In re Methyl Tertiary Butyl Ether Prod. Liab. Lit., Master File No. 1:00-1898.

Citation510 F.Supp.2d 299
Decision Date17 September 2007
Docket NumberNo. M21-88.,Master File No. 1:00-1898.,MDL No. 1358 (SAS).,M21-88.
PartiesIn re METHYL TERTIARY BUTYL ETHER ("MTBE") PRODUCTS LIABILITY LITIGATION. This document relates to: v. County of Suffolk and Suffolk County Water Authority v. Amerada Hess Corp., et al., 04 Civ. 5424.
CourtUnited States District Courts. 2nd Circuit. United States District Courts. 2nd Circuit. Southern District of New York

Robin Greenwald, Robert Gordon, Esq., Weitz & Luxenberg, P.C., New York, NY, for Plaintiffs and Counsel for Suffolk County Plaintiffs.

Scott Summy, Carla Burke, Baron & Budd, P.C., Dallas, TX, Samuel Issacharoff, New York, NY, for Suffolk County Plaintiffs.

Peter John Sacripanti, James A. Pardo, Stephen J. Riccardulli, McDermott Will & Emery LLP, Sheila L. Birnbaum, Skadden, Arps, Slate, Meagher & Flom LLP, New York, NY, for Defendants and Counsel for Defendant ExxonMobil.

Nathan P. Eimer, Pamela R. Hanebutt, Lisa S. Meyer, Eimer Stahl Klevorn & Solberg LLP, Chicago, IL, Samuel J. Abate, Jr., Pepper Hamilton, LLP, New York, NY, for CITGO Petroleum Corporation, CITGO Refining and Chemicals Company, LP, and PDV Midwest Refining, LLC.


SCHEINDLIN, District Judge.

[B]ecause "law is an instrument of governance rather than a hymn to intellectual beauty, some consideration must be given to practicalities."1

Following the May 2007 decision of the United States Court of Appeals for the Second Circuit in People of the State of California v. Atlantic Richfield Company, et al. and The State of New Hampshire v. Amerada Hess Corporation, et al.,2 defendants in the above-captioned distinct but related action ("the Suffolk County action"), having removed this case to federal court in 2004, now move to remand the action to state court based on lack of federal jurisdiction. Plaintiffs oppose the motion. This Court has received extensive submissions on the issue and has heard argument by learned counsel. For the reasons fully discussed below, the motion to remand is DENIED.

A. Procedural Posture

"Tortured" is an understated description of the procedural history of this case. On May 6, 2002, the case was originally filed in the United States District Court for, the Eastern District of New York based on diversity and bankruptcy jurisdiction.3 Apparently, thinking better of their decision to proceed in federal court, the plaintiffs filed another action in the New York State Supreme Court for Suffolk County on October 9, 2002. On March 22, 2004, after defendants' time for removal had expired,4 one of the many defendants in the action, Lyondell Chemical Company, served a third-party complaint on Marathon Ashland Petroleum, LLC. Eight days later, on March 30, 2004, Marathon removed the case to the United States District Court for the Eastern District of New York.5 The removal was based solely on federal officer jurisdiction under 28 U.S.C. § 1442(a).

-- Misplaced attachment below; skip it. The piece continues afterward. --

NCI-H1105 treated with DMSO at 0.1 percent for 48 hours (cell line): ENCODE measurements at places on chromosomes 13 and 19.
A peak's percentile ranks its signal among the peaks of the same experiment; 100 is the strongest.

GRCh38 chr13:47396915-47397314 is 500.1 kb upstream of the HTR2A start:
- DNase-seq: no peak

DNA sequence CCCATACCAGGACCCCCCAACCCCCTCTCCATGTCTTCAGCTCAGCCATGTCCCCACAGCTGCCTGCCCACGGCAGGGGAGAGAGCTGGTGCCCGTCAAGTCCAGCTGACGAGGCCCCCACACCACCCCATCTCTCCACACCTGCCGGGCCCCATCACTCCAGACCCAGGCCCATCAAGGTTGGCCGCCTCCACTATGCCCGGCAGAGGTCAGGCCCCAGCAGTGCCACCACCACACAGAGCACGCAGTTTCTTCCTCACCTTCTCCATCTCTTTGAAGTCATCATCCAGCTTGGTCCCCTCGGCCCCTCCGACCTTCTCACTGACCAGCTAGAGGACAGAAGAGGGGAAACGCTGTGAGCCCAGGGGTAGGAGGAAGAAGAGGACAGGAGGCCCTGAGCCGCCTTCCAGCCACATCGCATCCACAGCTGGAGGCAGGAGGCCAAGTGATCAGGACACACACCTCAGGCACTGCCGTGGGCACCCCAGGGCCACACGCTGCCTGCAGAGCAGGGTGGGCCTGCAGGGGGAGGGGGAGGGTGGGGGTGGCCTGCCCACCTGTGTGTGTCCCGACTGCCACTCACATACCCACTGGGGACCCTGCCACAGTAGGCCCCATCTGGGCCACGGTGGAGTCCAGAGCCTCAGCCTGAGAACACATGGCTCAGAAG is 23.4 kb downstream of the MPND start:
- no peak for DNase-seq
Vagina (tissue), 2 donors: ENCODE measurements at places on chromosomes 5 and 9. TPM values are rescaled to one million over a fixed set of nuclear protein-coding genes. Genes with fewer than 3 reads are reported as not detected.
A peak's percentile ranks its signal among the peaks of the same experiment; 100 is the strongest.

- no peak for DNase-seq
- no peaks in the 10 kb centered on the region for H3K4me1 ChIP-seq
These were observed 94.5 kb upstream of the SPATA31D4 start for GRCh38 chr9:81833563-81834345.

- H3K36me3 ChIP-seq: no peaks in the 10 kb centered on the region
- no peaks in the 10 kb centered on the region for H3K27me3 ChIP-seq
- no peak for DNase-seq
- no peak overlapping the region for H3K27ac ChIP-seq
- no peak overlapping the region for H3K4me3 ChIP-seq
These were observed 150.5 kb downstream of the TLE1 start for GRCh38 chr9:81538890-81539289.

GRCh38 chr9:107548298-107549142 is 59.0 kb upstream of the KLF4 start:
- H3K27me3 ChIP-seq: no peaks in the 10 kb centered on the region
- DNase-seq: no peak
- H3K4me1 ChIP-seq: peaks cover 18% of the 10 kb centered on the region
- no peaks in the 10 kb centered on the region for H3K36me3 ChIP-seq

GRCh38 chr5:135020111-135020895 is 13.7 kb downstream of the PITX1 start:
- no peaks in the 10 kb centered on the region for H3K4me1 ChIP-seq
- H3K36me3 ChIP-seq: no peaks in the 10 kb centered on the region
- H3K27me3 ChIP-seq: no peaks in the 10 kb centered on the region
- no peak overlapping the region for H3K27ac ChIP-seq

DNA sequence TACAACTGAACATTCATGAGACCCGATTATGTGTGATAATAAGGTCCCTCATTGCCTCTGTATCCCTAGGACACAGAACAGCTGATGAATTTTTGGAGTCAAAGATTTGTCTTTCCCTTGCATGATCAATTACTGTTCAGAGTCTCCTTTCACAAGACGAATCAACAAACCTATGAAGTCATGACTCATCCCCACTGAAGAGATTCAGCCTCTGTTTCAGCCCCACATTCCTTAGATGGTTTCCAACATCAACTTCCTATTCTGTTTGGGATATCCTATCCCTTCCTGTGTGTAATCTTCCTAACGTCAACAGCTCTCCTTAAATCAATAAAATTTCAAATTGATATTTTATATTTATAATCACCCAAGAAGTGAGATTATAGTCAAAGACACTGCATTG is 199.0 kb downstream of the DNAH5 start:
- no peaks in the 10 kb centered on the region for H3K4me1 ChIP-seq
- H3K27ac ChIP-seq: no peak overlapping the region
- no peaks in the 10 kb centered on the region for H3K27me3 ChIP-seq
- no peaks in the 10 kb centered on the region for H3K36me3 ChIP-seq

Promptly after this removal, plaintiffs moved to remand the action to state court. Defendants vigorously opposed that remand motion arguing that this Court had federal jurisdiction and that no abstention with respect to the state law claims was warranted. This Court agreed, and denied plaintiffs' 2004 motion to remand.6 The Suffolk County action was designated long ago as one of four focus actions.7 As a result, this Court has presided over this action and given it top priority within the MDL for more than three years. During that time, it has issued thirty-six substantive opinions and orders, comprising more than one thousand pages of text; has issued thirty Case Management Orders; and has held over thirty-five status conferences.8 Perhaps most importantly, a firm trial date, has been set for March 3, 2008.9

In October 2006, after receiving leave to amend, plaintiffs filed a Sixth Amended Complaint,10 adding a federal claim against some, but not all, of the defendants in this action, pursuant to the Toxic Substances Control Act ("TSCA").11 This Act provides that all claims under the Act must be brought in federal court.12 There is no question that this Court has jurisdiction to hear the TSCA claim.13

B. The Parties and the Complaint

The Suffolk County action includes two plaintiffs: the County of Suffolk ("the County") and the Suffolk County Water Authority ("SCWA").14 Plaintiffs' Sixth Amended Complaint, filed in October 2006, names fifty-three defendants and asserts these nine claims:

(a) violation of Section 8(e) of the Toxic Substances Control Act ("TSCA"), 15 U.S.C. § 2607(e); (b) public nuisance; (c) strict liability for design defect; (d) strict liability for failure to warn; (e) negligence; (f) private nuisance; (g) violation of New York's General Business Law; (h) violation of New York's Navigation Law; and (i) trespass.15 With the exception of the TSCA claim, each claim is asserted against each of the fifty-three named defendants.16

C. Multi-District Litigation Number 1358